If you have older hens that are still producing dark eggs, these eggs are more valuable to breed from than from a younger hen, because it shows consistency of egg color year after year which is a highly desirable trait. The other advantage of hatching from 2, 3 or even 4 year old hens is that their eggs are larger, resulting in larger, more robust chicks.
Egg shells should be hard and thick. You can test this by candling the eggs before setting them. If your candler shines easily through the egg, it is a poor choice for hatching because it lacks the deep color and shell thickness that should prevent that light from penetrating very far. For me, even with a bright light candler, I cannot see through the best dark eggs. The light will reveal any cracks, but also inconsistencies in the egg color that can help you detect and select for the darkest eggs.
Tips and tricks for your Marans hens
Marans, like many heritage breeds, need higher protein than what is typically provided in commercial feed. Providing supplemental protein can make a big difference in egg color (and size), especially in the summer.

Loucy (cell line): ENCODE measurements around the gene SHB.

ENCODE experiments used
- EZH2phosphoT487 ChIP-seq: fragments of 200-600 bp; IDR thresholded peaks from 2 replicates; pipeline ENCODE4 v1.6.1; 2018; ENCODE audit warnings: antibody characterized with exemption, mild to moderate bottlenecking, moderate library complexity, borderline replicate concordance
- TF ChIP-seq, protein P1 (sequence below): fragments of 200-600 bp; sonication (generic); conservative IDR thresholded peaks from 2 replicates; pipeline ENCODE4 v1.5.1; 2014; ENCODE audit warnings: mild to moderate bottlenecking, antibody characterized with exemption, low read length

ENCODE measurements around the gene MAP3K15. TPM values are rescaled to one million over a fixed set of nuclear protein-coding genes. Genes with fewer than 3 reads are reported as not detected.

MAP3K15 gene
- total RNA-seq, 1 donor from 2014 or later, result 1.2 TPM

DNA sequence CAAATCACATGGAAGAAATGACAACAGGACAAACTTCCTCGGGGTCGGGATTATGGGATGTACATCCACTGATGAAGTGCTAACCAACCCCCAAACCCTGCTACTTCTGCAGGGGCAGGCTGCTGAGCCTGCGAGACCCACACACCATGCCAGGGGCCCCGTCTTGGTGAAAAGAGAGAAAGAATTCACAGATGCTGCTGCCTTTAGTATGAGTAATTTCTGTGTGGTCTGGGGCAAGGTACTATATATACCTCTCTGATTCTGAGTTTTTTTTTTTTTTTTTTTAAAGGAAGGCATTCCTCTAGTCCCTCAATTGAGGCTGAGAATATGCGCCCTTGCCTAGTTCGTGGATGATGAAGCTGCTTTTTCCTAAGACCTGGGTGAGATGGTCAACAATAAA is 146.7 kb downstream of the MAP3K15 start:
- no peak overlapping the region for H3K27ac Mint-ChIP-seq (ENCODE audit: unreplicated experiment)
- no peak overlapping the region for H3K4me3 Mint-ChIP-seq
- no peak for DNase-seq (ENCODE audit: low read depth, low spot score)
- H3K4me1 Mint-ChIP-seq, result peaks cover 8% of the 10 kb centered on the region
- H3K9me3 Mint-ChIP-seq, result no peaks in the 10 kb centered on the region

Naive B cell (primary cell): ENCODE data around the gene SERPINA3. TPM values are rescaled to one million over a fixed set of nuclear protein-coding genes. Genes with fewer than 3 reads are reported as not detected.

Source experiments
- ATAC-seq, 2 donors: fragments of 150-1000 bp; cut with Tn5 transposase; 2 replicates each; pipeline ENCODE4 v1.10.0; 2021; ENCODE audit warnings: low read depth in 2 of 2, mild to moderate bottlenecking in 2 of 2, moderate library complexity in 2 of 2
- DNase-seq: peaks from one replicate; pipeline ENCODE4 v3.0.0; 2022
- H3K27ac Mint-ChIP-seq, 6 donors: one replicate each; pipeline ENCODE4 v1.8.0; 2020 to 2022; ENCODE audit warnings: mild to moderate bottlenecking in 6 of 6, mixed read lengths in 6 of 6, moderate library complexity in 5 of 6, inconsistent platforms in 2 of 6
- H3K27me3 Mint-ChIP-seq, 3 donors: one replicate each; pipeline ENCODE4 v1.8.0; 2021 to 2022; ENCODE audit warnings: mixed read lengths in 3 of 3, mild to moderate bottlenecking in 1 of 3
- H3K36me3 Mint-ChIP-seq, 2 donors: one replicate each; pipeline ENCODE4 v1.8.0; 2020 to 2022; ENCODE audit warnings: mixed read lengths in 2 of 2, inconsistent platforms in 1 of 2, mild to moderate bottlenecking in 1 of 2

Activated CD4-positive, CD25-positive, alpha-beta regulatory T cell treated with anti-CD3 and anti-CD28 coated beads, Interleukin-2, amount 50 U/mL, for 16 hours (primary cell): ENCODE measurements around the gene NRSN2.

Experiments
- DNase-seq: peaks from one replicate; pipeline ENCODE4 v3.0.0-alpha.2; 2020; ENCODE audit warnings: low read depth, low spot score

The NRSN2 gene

Some of my Marans hens will hunt mice themselves in order to try and boost their own protein levels. You can try feeding some cooked eggs, fresh alfalfa or alfalfa hay, meat scraps, or other sources of protein a few days to a week before you want to start collecting hatching eggs. If you see a rebound in the egg color (gets darker and clearer), then adding more protein is definitely something that will improve your egg quality and hatching success.
Just be careful not to add so much protein that your birds start generating double-yolk eggs. Those eggs cannot successfully produce a chick so you are wasting your efforts. I don’t think I have seen a Marans produce double yolks at Rose Hill Farm, but Barred rocks definitely start producing multi-yolk eggs if you boost the protein levels too high in older hens.
2. Don’t Forget Your Rooster!
While it is obvious that you should be selecting eggs from your darkest egg laying hens, everyone seems to forget that the rooster is 50% of the equation!
To improve on egg color means you have to use your best rooster that came from your darkest egg laying hen! If you rooster came from a light colored Marans egg, then this is the tendency he is bringing into your breeding program. You are shooting yourself in the foot when it comes to Marans egg color.